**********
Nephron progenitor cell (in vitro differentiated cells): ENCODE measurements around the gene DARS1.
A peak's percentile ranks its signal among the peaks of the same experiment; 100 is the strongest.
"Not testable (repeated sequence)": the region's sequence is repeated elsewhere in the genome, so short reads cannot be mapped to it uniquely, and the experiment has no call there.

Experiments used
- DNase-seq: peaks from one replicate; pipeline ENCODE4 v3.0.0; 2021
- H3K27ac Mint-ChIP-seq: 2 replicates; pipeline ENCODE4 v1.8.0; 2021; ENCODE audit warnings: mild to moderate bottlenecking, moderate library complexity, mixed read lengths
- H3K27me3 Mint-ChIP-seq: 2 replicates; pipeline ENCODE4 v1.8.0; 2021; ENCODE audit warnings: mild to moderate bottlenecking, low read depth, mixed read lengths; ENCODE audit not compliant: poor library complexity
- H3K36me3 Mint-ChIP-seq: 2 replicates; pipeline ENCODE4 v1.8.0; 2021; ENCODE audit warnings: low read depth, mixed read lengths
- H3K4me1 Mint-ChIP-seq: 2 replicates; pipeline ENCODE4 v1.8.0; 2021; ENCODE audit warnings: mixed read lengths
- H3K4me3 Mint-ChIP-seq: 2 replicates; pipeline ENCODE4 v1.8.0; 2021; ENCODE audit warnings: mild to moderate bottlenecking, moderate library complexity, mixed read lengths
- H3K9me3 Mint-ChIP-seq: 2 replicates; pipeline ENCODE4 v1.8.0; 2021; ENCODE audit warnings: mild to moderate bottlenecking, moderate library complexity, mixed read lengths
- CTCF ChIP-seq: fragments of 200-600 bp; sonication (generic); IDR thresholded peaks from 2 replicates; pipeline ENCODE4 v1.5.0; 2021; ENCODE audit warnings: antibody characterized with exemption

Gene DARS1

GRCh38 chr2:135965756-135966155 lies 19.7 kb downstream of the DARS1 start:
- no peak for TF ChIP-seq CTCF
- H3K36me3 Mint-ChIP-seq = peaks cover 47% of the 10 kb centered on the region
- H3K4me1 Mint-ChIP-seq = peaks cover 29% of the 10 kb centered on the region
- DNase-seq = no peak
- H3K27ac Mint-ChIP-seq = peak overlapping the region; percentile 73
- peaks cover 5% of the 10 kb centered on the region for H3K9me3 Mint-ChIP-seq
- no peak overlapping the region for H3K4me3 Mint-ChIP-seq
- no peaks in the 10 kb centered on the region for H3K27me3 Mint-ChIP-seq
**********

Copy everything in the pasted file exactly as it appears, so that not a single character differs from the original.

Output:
Nephron progenitor cell (in vitro differentiated cells): ENCODE measurements around the gene DARS1.
A peak's percentile ranks its signal among the peaks of the same experiment; 100 is the strongest.
"Not testable (repeated sequence)": the region's sequence is repeated elsewhere in the genome, so short reads cannot be mapped to it uniquely, and the experiment has no call there.

Experiments used
- DNase-seq: peaks from one replicate; pipeline ENCODE4 v3.0.0; 2021
- H3K27ac Mint-ChIP-seq: 2 replicates; pipeline ENCODE4 v1.8.0; 2021; ENCODE audit warnings: mild to moderate bottlenecking, moderate library complexity, mixed read lengths
- H3K27me3 Mint-ChIP-seq: 2 replicates; pipeline ENCODE4 v1.8.0; 2021; ENCODE audit warnings: mild to moderate bottlenecking, low read depth, mixed read lengths; ENCODE audit not compliant: poor library complexity
- H3K36me3 Mint-ChIP-seq: 2 replicates; pipeline ENCODE4 v1.8.0; 2021; ENCODE audit warnings: low read depth, mixed read lengths
- H3K4me1 Mint-ChIP-seq: 2 replicates; pipeline ENCODE4 v1.8.0; 2021; ENCODE audit warnings: mixed read lengths
- H3K4me3 Mint-ChIP-seq: 2 replicates; pipeline ENCODE4 v1.8.0; 2021; ENCODE audit warnings: mild to moderate bottlenecking, moderate library complexity, mixed read lengths
- H3K9me3 Mint-ChIP-seq: 2 replicates; pipeline ENCODE4 v1.8.0; 2021; ENCODE audit warnings: mild to moderate bottlenecking, moderate library complexity, mixed read lengths
- CTCF ChIP-seq: fragments of 200-600 bp; sonication (generic); IDR thresholded peaks from 2 replicates; pipeline ENCODE4 v1.5.0; 2021; ENCODE audit warnings: antibody characterized with exemption

Gene DARS1

GRCh38 chr2:135965756-135966155 lies 19.7 kb downstream of the DARS1 start:
- no peak for TF ChIP-seq CTCF
- H3K36me3 Mint-ChIP-seq = peaks cover 47% of the 10 kb centered on the region
- H3K4me1 Mint-ChIP-seq = peaks cover 29% of the 10 kb centered on the region
- DNase-seq = no peak
- H3K27ac Mint-ChIP-seq = peak overlapping the region; percentile 73
- peaks cover 5% of the 10 kb centered on the region for H3K9me3 Mint-ChIP-seq
- no peak overlapping the region for H3K4me3 Mint-ChIP-seq
- no peaks in the 10 kb centered on the region for H3K27me3 Mint-ChIP-seq